How do you know if you should see a doctor for your headache or if you should just let it pass? We sat down with Yale Medicine neurologist and headache expert Deena Kuruvilla, MD, to get some of those questions answered.
We’ve all had headaches—whether mild annoyances or severe attacks that knock you down for the count. But as common as they are, it’s surprising how little we know about them. For example, what’s the difference between a headache that you only feel on one side of your head versus one you feel all over your head or one that switches sides? How do you know if you should see a doctor for your headache or if you should just let it pass? We sat down with Yale Medicine neurologist and headache expert Deena Kuruvilla, MD, to get some of those questions answered.
While there are multiple causes for headaches, including inflamed sinuses, allergies or neck problems, most headaches are actually migraines, says Dr. Kuruvilla. This is not just a matter of semantics: “The most important thing is not to be misdiagnosed with the wrong thing,” she says. “Don't end up going down the sinus surgery route or the neck surgery route if you don’t have to.”
What are the different types of headaches?
We see all common types of headaches, including migraines, cluster headaches and tension headaches. But, by far, the most common headache we see are migraines. In fact, a lot of people come in complaining that they have a tension headache and it turns out that it’s really a migraine.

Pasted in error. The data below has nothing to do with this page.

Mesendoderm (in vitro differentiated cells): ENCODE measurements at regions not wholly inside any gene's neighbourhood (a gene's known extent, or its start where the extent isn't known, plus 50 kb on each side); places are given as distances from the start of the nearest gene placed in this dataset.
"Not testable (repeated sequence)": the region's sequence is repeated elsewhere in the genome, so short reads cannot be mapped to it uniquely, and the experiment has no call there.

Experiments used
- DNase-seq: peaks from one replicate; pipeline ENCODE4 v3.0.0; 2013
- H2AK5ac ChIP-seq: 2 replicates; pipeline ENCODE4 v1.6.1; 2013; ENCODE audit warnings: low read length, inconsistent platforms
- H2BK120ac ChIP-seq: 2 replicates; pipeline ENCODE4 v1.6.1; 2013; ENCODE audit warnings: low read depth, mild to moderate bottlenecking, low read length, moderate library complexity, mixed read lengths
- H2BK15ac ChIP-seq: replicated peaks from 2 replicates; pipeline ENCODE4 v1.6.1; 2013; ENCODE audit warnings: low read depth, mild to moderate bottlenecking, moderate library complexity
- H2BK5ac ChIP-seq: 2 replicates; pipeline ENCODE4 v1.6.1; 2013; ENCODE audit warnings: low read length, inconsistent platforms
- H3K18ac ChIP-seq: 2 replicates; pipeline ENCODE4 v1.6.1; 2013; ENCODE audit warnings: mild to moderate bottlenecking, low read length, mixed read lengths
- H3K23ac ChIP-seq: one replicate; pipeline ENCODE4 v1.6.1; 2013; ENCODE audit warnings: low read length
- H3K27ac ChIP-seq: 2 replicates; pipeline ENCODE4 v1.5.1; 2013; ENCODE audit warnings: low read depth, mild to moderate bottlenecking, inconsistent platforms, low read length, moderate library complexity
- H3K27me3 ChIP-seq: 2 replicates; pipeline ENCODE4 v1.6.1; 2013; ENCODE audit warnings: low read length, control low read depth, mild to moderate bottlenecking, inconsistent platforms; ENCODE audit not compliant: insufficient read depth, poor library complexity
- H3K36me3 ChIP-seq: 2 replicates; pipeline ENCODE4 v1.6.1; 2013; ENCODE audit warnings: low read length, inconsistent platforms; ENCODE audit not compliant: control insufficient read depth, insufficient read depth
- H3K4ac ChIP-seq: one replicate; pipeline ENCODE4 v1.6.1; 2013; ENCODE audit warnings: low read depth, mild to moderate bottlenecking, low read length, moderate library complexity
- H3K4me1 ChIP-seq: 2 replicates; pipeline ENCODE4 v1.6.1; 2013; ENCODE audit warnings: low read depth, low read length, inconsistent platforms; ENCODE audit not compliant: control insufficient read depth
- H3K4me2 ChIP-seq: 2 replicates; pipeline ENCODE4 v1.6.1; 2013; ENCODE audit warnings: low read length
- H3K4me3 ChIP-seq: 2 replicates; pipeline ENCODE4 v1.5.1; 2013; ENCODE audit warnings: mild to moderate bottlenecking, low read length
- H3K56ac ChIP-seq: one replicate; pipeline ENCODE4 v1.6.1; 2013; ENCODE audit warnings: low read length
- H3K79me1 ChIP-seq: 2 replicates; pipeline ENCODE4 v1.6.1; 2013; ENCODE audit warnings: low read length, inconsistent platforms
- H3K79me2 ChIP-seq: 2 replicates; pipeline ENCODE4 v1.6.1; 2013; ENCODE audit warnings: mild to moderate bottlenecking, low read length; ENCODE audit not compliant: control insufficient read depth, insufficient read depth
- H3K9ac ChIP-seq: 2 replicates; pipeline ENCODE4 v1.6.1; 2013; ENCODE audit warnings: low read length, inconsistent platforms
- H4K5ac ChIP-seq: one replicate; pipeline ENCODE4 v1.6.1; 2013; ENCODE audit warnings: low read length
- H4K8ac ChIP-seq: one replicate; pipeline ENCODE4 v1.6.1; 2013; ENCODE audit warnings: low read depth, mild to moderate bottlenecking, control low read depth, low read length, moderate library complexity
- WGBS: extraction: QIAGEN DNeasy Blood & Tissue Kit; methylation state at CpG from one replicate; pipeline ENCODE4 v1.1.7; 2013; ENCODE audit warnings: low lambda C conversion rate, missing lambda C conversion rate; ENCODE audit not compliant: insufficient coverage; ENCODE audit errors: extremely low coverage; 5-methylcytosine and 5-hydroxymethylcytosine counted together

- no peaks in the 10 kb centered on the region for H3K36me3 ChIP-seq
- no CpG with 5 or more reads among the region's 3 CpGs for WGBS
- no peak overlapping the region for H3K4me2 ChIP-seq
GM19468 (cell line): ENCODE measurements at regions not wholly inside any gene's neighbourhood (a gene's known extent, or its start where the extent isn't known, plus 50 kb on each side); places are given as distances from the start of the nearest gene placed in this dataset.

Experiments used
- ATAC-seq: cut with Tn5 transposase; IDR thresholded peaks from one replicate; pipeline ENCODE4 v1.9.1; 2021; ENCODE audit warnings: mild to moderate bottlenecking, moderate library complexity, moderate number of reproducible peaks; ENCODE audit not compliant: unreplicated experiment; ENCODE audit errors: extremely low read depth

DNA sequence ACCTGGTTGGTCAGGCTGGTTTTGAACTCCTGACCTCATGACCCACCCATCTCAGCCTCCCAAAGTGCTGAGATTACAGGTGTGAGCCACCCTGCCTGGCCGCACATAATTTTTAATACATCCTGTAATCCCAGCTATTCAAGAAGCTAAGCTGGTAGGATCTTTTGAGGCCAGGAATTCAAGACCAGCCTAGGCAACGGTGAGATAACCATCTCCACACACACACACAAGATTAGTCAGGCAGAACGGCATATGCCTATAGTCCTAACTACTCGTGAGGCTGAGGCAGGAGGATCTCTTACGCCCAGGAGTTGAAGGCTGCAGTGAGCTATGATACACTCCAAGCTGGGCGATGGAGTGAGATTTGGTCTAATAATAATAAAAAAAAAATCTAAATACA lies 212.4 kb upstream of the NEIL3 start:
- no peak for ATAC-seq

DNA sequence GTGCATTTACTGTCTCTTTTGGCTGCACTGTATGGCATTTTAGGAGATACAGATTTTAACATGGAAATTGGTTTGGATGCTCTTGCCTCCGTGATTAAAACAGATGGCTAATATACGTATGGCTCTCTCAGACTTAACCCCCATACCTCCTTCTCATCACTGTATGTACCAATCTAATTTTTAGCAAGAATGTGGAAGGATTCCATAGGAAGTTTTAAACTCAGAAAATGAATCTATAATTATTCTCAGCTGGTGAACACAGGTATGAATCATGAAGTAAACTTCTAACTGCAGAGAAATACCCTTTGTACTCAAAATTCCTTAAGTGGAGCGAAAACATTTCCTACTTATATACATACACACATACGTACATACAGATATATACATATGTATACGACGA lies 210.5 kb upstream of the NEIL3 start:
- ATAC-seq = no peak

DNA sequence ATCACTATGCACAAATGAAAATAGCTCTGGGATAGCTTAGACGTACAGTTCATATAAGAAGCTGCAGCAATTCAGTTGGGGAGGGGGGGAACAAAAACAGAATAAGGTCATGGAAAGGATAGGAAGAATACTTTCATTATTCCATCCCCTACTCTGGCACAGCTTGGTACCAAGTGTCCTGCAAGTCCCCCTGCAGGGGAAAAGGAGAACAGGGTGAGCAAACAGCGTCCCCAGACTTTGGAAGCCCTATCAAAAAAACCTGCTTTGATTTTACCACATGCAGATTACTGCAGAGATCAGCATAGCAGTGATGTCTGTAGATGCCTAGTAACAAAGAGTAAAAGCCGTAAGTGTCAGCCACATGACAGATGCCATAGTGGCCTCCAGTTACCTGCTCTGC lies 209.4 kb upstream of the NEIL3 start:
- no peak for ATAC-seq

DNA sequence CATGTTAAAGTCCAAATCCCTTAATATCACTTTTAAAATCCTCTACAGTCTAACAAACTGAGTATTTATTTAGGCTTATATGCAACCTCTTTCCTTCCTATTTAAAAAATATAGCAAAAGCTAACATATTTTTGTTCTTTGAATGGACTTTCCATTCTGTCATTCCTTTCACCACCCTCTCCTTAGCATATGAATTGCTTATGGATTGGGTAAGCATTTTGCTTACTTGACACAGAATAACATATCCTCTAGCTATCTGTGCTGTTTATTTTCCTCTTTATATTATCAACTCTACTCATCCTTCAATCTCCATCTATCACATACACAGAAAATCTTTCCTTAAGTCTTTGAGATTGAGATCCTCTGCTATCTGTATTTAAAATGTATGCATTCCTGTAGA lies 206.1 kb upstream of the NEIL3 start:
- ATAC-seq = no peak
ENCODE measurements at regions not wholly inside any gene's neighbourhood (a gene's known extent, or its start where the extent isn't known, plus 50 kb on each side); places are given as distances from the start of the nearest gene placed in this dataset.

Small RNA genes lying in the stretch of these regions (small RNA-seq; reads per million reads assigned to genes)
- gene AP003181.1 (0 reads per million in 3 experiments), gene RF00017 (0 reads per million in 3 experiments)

How do I know if I have a migraine or another type of headache?
Migraine is the most common neurological cause for disability in the world, and headache is the fourth most common reason for patients to seek help from an emergency department. That’s why there’s a good chance that your headache is a migraine.
We know so much more about migraines than we did 20 years ago: We used to think that migraines were caused by changes in the blood vessels of the brain. But now we think that migraines are complex disorders involving several parts of the brain. One of the key players is the trigeminocervical complex, which is located in the brainstem. This command center is responsible for releasing inflammatory factors like calcitonin gene-related peptide (CGRP), which trigger abnormal electrical activity. This causes migraine headaches.
Sometimes people with migraines experience auras, with vision changes (such as floating dots, wavy lines, flashing lights or blind spots). Or they may have difficulty with speech, sensation, or movement. If you’re feeling more sensitivity to light or loud noise and/or you have nausea or vomiting with your headache, you’re probably suffering from a migraine.
Why does the differentiation matter?
Different headaches require different treatments. Migraines are the most studied types of headaches, so there are a lot of treatment options for those. However, different medications are used for cluster headaches. And hemicrania continua, a headache disorder related to cluster headache, can only be treated by a particular type of medication called Indomethacin.
You told me that the most requested treatment for migraines at Yale Medicine is Botox. That’s really surprising—can you explain how it works?
Sure. Botox is a neurotoxic protein produced by the bacteria clostridium botulinum. Most people know it as a procedure to prevent wrinkles, but it can also be injected around superficial nerves at specific sites. This blocks the release of chemicals involved in pain, which prevents the inflammation involved in a migraine. There are between 31 and 38 injection sites around the head, in the upper neck and shoulders. Botox is FDA-approved for chronic migraines, which means headaches for 15 or more days a month for at least 3 months.